I’m not gonna go so far as to say that David Vest’s new CD is his “Graceland.” It is, however, one of those excellent collections of songs that cover the range of an artist’s career; one that defines “The Music.” Jeffrey St. Clair once called Vest’s music “rock and roll for grown-ups.” The CD, “Rock a While,” is Vest at his grown-up best.
This CD, his first in five years, covers all the bases traveled by Vest over his half-Century plus at the keyboard; barrelhouse piano right out of the Pine Camps of his native Alabama; great blues story-telling from the Fulbright Scholar poet; funky jazz; sweet shuffles and grand versions of little-known gems from Fats Domino, Gene Vincent, John Lee Hooker and Willie Dixon’s superb treasure “It Don’t Make Sense (You Can’t Make Peace).”
David paid his dues playing with the greats: Big Joe Turner, the Jimmy Dorsey Band, Bill Black’s Combo with Ace Cannon, Lavelle White, Jimmy T99 Nelson, Floyd Dixon…he even wrote the first songs ever recorded by the late, celebrated “First Lady of Country Music,” Tammy Wynette. Now, after a lifetime of sitting in with these and many other great names in blues, jazz and country, David is on a roll.
He moved to the Northwest a decade ago and was first a founder of The Cannonballs. He then teamed up with Paul deLay and co-fronted with the late chromatic harp master for five unforgettable years. That collaboration produced “The Last of the Best,” one of the finest live blues albums ever; one that, like “Rock a While,” should be in any serious aficionado’s collection. Another excellent live, must have CD from Vest, “Way Down Here” also features deLay and many other leading Blues musicians.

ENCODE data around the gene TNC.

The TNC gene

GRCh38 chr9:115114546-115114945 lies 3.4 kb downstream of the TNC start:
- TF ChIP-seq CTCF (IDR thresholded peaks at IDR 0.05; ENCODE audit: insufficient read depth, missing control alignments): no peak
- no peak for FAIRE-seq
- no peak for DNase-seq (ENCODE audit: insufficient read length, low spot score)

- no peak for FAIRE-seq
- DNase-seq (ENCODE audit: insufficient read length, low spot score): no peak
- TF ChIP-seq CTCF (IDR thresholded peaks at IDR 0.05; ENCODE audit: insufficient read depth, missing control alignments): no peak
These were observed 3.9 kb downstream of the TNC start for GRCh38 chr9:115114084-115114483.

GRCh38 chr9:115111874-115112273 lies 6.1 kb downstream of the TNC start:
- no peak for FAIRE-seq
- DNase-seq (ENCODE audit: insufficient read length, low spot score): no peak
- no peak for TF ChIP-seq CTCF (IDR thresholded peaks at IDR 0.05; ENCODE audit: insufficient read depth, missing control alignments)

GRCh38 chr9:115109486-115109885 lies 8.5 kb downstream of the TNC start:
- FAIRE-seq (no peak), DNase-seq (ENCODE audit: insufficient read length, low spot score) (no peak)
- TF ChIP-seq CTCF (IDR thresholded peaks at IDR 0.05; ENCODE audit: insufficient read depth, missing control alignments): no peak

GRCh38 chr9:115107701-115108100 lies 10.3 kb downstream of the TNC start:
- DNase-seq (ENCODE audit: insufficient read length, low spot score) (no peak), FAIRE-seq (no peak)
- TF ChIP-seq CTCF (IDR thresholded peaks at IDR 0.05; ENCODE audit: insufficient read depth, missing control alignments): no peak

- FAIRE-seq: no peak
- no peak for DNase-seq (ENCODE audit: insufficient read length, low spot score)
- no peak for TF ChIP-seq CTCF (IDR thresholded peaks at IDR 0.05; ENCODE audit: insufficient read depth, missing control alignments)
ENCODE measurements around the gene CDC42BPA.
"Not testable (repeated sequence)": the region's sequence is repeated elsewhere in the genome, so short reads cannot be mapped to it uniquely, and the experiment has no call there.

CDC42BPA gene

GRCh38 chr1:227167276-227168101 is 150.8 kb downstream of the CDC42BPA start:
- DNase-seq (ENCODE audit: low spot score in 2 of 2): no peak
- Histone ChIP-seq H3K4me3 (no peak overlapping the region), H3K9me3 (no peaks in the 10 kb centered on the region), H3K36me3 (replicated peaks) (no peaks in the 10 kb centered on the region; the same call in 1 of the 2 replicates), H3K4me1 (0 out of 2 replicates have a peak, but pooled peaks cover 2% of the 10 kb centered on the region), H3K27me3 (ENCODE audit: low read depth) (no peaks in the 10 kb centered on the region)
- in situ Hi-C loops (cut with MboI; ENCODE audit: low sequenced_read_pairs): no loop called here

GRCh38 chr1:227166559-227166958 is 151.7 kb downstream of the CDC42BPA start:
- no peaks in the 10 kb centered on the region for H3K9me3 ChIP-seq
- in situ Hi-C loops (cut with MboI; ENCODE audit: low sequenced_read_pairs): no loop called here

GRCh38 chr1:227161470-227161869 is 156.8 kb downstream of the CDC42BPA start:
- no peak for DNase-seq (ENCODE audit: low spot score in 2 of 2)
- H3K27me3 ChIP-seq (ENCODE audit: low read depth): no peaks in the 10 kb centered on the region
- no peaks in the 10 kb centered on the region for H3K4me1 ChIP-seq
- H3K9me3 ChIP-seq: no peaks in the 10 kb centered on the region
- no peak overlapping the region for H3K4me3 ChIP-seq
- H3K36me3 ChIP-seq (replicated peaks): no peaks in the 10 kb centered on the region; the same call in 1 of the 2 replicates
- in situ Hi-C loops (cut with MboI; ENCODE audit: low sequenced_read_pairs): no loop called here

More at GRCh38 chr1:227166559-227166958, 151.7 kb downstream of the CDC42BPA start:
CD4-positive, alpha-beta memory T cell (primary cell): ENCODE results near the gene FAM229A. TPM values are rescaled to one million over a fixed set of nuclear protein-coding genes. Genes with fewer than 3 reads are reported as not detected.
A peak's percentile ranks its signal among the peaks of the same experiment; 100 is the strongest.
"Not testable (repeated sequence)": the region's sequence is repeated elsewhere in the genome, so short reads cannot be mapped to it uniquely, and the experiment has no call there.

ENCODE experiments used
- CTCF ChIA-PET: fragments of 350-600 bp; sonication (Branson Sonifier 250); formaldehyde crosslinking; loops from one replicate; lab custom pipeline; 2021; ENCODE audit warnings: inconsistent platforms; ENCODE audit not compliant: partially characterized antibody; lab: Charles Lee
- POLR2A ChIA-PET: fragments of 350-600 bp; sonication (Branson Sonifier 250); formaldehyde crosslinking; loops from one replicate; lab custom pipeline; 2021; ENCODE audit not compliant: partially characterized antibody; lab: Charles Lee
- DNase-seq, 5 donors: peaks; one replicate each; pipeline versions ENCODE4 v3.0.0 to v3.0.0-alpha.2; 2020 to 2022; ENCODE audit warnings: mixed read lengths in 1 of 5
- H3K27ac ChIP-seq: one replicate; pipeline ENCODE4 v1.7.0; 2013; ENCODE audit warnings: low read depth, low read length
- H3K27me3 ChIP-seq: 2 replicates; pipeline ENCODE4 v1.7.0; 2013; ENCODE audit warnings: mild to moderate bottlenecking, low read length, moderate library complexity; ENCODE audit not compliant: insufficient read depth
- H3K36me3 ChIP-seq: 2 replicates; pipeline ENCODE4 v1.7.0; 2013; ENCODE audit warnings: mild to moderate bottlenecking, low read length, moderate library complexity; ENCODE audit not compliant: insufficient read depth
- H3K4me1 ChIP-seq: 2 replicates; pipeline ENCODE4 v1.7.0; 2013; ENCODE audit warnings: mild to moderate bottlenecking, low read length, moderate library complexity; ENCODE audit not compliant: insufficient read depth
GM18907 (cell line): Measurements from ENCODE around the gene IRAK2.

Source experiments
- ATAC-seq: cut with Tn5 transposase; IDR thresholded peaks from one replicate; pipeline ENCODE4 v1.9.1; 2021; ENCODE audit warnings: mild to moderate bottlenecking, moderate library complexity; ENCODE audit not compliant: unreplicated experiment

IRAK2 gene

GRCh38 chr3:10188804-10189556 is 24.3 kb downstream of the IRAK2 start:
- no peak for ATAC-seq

Most of the same musicians, top pros all, have been playing together for years and join Vest here on this latest effort. The members of the legendary Paul deLay Band – Peter Dammann, Jeff Minnick and Dave Kahl – are on board. Many tracks are live from roadhouse gigs and the incomparable Portland Waterfront Blues Festival.
The title boogie “Rock a While” propels one onto the dance floor from the first notes – Alan Hagar burns it up on guitar on this one. Peter Dammann’s guitar just nails it on Dixon’s “It Don’t Make Sense (You Can’t Make Peace).” “Rock a While” and the B. B. King-like “Running Partner” should be getting a lot of airplay – not just on Blues shows – as should the clever love song, “Let’s Go Too Far.”
It’s the rare album that hits it out of the park on every track. My buddy Maryann called it “totally danceable” the first time she heard it. After playing it endlessly for all my friends, my ten-year-old CD player just up and quit. I won’t go so far as to say it’s too hot to handle. But, hell, I will say it’s David Vest’s “Graceland.”
MICHAEL DONNELLY first heard and met David Vest at a Paul deLay show and has been a fan ever since. Paul has left us, but David assures that “the music” carries on. He can be reached at firstname.lastname@example.org